1.1. Framework

This section presents a framework that works as an abstraction providing generic functionalities and can be selectively changed by additional user-written codes with user-provided input data, thus providing a region-specific building information harvesting tool. The framework provides a standard way to create realistic building inventory databases and it is a universal, reusable environment that provides particular functionalities facilitating regional-scale building information modeling.

As shown in Fig. 1.1.1, the framework consists of two steps: data fusion and data enhancement.


Fig. 1.1.1 Framework

Due to the complexity and the size of source data and the cost to collect it, building information at the regional-scale is usually not able to be inferred from a single resource but multiple resources, such as images, point clouds, property tax records, crowd sourcing map, etc. And these data usually belong to different owners and stored in different formats. The framework combines these sources using data fusion (or data integration), which is the process of integrating multiple building information data to produce more consistent, accurate, and useful information than that provided by any individual data source. The expectation is that fused building information data is more informative and synthetic than the original data.

The product of data fusion is an initial building inventory, in which a significant amount of building information is missing because of data scarcity. For example, crowd sourcing maps have issues with completeness, especially for rural regions. They are more complete in densely urbanized areas and targeted areas of humanitarian mapping intervention. Similarly, a significant amount of property tax assessment records are missing from administrative databases. The incompleteness issue is common for almost all data sources. In this framework, the missing values will be filled by modellings performed based on the incomplete initial database.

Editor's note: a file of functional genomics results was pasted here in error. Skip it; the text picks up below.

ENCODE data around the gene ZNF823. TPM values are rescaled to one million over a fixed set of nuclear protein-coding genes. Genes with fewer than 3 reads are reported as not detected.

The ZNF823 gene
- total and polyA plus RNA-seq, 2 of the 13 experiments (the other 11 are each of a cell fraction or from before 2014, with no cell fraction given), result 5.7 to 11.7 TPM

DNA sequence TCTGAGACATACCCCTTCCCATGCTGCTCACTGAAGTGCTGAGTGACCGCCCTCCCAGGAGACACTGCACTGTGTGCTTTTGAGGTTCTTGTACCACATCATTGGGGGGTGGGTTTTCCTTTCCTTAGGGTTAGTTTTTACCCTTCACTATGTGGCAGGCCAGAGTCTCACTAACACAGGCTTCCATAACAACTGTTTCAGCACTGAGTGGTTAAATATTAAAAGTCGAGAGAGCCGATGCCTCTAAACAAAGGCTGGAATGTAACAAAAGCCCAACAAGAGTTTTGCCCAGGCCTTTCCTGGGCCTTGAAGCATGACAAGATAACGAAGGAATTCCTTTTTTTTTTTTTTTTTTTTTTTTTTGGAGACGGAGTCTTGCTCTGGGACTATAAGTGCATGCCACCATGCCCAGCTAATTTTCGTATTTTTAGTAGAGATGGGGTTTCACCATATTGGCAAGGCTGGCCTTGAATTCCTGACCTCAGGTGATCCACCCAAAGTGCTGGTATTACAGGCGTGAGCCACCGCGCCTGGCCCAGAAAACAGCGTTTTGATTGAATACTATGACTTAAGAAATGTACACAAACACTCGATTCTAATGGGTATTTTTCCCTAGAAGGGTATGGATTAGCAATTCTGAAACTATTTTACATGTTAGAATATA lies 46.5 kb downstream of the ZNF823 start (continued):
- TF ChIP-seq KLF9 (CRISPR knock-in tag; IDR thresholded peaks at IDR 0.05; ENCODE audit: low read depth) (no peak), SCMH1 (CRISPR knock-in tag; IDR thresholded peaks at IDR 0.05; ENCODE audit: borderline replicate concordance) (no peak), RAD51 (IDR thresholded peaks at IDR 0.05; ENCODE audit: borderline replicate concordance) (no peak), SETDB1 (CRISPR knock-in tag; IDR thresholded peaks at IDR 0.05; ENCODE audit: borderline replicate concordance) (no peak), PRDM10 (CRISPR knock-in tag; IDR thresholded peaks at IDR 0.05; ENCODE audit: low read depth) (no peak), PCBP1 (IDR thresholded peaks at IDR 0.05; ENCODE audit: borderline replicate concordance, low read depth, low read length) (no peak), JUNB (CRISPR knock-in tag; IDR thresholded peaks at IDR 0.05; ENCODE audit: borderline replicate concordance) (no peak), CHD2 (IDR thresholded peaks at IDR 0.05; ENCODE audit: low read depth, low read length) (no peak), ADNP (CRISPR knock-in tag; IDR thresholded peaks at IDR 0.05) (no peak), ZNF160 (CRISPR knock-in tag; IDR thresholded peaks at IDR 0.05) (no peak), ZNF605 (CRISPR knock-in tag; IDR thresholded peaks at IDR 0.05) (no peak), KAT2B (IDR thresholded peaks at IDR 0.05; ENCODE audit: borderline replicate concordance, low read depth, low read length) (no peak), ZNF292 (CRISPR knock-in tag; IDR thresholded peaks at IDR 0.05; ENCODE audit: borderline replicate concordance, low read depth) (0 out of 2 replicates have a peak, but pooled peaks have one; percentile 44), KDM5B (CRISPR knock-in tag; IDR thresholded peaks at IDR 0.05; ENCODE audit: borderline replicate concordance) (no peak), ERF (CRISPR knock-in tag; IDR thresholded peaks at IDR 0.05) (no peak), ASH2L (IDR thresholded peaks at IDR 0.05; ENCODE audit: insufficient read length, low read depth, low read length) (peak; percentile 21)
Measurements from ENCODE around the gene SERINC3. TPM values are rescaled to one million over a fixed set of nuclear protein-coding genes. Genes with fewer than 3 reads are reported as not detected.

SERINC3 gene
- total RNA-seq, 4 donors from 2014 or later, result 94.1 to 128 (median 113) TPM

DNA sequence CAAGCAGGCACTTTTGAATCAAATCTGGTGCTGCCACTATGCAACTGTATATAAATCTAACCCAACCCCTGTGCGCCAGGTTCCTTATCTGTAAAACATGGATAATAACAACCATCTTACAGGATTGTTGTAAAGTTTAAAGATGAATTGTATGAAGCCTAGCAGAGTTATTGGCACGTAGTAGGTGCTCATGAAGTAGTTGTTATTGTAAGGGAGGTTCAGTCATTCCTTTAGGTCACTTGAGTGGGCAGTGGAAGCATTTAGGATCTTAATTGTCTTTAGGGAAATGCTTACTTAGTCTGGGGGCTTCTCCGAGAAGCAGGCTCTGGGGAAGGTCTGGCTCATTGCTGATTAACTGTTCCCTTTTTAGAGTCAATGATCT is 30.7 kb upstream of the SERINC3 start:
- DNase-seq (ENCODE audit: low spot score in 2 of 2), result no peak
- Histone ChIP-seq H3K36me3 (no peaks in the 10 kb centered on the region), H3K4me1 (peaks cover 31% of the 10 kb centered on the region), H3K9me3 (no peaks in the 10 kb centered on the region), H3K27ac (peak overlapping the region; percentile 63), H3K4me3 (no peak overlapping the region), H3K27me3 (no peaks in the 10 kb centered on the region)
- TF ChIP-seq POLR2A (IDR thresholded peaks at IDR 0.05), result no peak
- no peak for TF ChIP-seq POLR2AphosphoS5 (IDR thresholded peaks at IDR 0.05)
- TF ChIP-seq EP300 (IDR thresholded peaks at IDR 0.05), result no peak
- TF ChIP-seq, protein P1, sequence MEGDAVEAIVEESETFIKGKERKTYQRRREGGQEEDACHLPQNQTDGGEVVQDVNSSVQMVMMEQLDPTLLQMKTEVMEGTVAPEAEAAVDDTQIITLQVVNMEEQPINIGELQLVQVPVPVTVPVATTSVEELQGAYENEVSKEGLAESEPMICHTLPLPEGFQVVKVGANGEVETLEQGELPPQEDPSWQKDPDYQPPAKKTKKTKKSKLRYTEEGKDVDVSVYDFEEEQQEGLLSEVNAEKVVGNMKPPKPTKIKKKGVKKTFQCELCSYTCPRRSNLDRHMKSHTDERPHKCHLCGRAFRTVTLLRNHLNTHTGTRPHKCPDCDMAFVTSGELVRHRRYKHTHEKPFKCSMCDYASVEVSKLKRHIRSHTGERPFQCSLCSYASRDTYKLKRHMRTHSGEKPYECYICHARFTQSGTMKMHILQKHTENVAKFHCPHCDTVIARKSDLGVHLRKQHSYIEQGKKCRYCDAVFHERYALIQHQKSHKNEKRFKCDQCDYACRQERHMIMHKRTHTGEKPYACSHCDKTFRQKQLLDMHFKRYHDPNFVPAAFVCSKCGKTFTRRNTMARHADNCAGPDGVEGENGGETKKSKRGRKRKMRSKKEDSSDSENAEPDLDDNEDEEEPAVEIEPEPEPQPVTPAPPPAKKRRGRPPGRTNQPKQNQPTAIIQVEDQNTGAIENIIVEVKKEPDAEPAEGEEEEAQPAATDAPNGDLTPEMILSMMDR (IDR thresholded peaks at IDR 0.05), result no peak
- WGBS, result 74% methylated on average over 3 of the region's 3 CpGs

Extracting building information from images

An initial building inventory, containing basic indexing information such as addresses or coordinates of individual buildings, and other basic descriptions such as year built and structure type, has been created in the previous section. Based on the indexing information, satellite or street view images of each building can be retrieved using Google Maps API. Then, the deep learning technique ConvNet is utilized to extract building features (that don’t exist in the initial database) from these images. ConvNet is a class of deep neural networks inspired by biological processes in that the connectivity pattern between neurons resembles the organization of the animal visual cortex [HW68] and is most commonly applied to analyzing images. Individual cortical neurons respond to stimuli only in a restricted region of the visual field known as the receptive field. The receptive fields of different neurons partially overlap such that they cover the entire visual field.

ConvNet is a supervised learning algorithm, which means the images need to be labeled for training. Therefore the most important part is to build a labeled dataset. OSM is a platform hosting real world infrastructure information labeled by human. For a typical building, the information might be found in OSM includes: height, number of stories, structure type, exterior material, footprint shape, usage, etc. These information are the valuable source for describing the built environment. However, only a limit number of buildings are labeled in OSM. In this study, the investigators propose to harvest these labels and associate them with images to build a database for deep learning. The ConvNets trained on these database are used to predict building properties when given any images containing unseen and unlabeled buildings. This way, as long as the satellite/street view images of a city can be obtained, a database of building information can be created. The pipeline to extract a specific building property from images is listed as following: